Writer's Clubs Combine Fun with Learning
- 2005 11 May
A few years ago, I was having a great deal of difficulty getting my children to write. Pulling my hair, begging and pleading seemed to have little or no effect, so I went for the big guns: peer pressure. If I could somehow make writing into a social activity, would the kids go for it? The answer is Yes, in a big way.
My solution was to create a writing club. Dubbed The Red Ink Writing Club by my clever husband, we now needed some structure and most importantly, some other participants. My idea was simple. Invite other homeschool kids to my house once a month and have them share their writing with each other. I made up a flyer and passed it around at one of our homeschool meetings. It was an instant success. I had about 15 kids and their parents show up for each meeting. My children wrote eagerly and other parents indicated that it had made their lives easier as well.
Here's the structure that I found worked well for me:
• Everyone was invited, but an adult needed to accompany them.
• Everyone was asked to be on time as a courtesy to others. (This may not seem like a big deal, but it's incredibly distracting to children to have others coming in during a presentation. Nobody needs that kind of pressure.)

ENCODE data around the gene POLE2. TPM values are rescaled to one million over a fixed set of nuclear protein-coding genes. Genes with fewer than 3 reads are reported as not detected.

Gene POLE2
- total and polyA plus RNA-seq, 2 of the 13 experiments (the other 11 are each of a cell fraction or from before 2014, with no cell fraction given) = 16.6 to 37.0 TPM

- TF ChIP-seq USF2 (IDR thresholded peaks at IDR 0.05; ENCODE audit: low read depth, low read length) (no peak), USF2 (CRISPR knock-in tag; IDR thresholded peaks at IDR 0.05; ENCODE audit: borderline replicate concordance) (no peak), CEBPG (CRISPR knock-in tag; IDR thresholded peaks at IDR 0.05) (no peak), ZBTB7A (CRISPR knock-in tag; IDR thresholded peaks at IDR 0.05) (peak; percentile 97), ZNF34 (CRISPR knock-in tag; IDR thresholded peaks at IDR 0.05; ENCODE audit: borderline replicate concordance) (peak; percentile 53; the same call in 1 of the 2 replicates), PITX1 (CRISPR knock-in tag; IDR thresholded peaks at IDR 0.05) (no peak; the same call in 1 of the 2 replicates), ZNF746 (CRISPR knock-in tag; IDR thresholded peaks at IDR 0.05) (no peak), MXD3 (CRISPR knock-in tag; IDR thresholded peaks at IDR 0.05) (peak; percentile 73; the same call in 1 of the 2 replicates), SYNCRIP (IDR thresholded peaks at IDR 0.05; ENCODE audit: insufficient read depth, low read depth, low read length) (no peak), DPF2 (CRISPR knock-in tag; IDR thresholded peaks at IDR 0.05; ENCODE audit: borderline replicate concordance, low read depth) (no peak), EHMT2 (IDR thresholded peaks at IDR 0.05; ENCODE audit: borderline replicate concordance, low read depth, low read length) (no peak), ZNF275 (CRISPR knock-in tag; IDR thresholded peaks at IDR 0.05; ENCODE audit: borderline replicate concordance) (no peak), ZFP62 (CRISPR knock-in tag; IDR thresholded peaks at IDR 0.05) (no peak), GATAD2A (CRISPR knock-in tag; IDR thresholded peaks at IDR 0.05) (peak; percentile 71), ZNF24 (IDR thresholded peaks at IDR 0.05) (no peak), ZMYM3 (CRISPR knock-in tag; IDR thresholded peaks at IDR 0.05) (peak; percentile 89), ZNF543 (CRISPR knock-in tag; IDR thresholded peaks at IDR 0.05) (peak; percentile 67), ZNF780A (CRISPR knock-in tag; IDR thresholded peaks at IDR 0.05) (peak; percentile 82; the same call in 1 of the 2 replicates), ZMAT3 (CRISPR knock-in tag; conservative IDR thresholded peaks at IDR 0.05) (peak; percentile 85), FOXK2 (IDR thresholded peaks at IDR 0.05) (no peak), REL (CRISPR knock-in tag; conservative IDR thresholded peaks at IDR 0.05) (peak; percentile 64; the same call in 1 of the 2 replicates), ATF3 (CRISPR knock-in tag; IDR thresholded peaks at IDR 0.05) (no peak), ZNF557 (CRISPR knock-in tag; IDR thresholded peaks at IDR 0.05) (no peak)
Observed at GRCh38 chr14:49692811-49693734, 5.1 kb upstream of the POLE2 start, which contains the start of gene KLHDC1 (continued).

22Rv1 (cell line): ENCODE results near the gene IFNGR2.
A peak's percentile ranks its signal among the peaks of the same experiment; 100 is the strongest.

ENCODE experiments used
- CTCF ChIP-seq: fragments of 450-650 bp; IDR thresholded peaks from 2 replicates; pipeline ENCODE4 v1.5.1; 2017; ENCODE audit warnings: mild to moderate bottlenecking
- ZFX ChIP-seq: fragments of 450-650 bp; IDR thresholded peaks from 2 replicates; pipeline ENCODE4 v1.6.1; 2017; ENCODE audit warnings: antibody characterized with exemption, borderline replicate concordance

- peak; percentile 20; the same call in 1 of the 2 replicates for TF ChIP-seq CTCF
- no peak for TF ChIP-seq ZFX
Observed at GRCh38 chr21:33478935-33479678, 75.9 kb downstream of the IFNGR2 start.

• Each child was to bring a piece of work assigned by me and one free choice piece (this could be something from their regular schoolwork, a poem, or anything they chose to write).
• Each person was to read their own work aloud to the group. I made exceptions for shy children, allowing a parent or sibling to read for them. I found that they soon desired to present their own work. This also improved the children's read-aloud and presentation skills.
• The "audience" was expected to be on their very best behavior. I made it very clear that there were to be only positive comments, and no laughing except when they knew the work was meant to be funny. I pointed out that their turn to read was coming and that we were going to treat others as we expected to be treated.
People who couldn't follow that rule would be asked not to come again. Writing puts your heart and soul onto paper, and then puts it out there for everyone to see. I wanted a positive experience here, not a critique session. While critique has its place in improving writing, my goal was to get my children to enjoy writing and to look forward to it.
I discovered that their writing naturally improved as they listened to others and inwardly critiqued their own work. Several parents reported that they saw marked improvement in their children's writing, and it was visible to the rest of us as well. The children sucked up the cheering and applause for their work like little happy sponges.
• The third Thursday of the month worked well for me, so we met the same time and day each month of the school year (taking summers off). I highly recommend keeping the same time and day no matter how often you meet, making exceptions for holidays, of course.